Lawlor believes that printmaking has a tough physicality to it, while painting is more psychological, but he acknowledges the former's influence on his methodology. ''As a printmaker I learnt about mixing colour and crucially, that by tweaking and augmenting colour even slightly, you can change things dramatically or incrementally.''
In a way this helped Lawlor embrace paint -not just in terms of shade, but in terms of pigment and texture. ''I often put down a lot of paint knowing it might not work, but I then begin a new image if it doesn't work. layering is something I learnt in printmaking, but with painting you have this slippery mass of paint. I never take it off the canvas - I like that out-of-control element, because it means you don't have a predetermined outcome, which is open to possibility''.
Moving from landscapes of copper mines and scorched spain to painting people - and people he knew - was initially daunting. Lawlor had always sketched people as drawing exercises, but when he graduated to rendering them in oil, he found more common ground than he expected with his landscape work.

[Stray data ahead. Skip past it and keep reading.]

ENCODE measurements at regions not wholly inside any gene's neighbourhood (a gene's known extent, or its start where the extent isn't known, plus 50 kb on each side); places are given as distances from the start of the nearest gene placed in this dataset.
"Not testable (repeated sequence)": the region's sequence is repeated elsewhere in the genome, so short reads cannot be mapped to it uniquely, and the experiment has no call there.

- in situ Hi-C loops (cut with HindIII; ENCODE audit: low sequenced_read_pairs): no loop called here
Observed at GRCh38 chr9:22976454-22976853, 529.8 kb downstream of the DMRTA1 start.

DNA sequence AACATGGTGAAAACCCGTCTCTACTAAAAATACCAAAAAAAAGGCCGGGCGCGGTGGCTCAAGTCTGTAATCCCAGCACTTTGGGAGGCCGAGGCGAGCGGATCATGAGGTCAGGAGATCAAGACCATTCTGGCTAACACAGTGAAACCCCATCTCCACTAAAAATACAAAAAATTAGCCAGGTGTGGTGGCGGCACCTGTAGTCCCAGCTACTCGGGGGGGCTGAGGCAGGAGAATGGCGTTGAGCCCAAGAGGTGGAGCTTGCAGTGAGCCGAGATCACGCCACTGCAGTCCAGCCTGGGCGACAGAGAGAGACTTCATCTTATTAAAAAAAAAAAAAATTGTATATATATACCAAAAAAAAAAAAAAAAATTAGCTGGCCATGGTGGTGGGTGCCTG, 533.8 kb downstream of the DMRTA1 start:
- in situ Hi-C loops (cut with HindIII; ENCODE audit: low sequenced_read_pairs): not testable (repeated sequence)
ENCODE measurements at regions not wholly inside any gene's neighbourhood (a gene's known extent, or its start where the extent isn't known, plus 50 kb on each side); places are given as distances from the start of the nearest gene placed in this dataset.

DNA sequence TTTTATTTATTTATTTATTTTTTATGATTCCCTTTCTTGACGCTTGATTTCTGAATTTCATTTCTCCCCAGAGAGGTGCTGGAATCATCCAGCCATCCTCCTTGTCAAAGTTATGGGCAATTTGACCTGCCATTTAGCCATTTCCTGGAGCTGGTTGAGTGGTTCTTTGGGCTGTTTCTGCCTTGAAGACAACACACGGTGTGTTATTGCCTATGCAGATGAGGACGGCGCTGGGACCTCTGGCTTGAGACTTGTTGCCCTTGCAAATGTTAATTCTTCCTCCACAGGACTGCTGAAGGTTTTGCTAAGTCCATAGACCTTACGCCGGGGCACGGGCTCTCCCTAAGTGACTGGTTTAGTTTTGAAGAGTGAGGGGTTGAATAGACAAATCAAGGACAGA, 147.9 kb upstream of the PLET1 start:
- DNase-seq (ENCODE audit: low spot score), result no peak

'' When I paint landscapes, i try to force the shapes and patterns to interlock, so I approached painting figures in the same way. The fact that they're people doesn't matter, but a face is equally as important as apiece of rock. Presenting both landscapes and figures, I worried that this exhibition would appear fragmented, but your whole experience as a painter merges, and it becomes the end of a journey - and a resolution in paint.''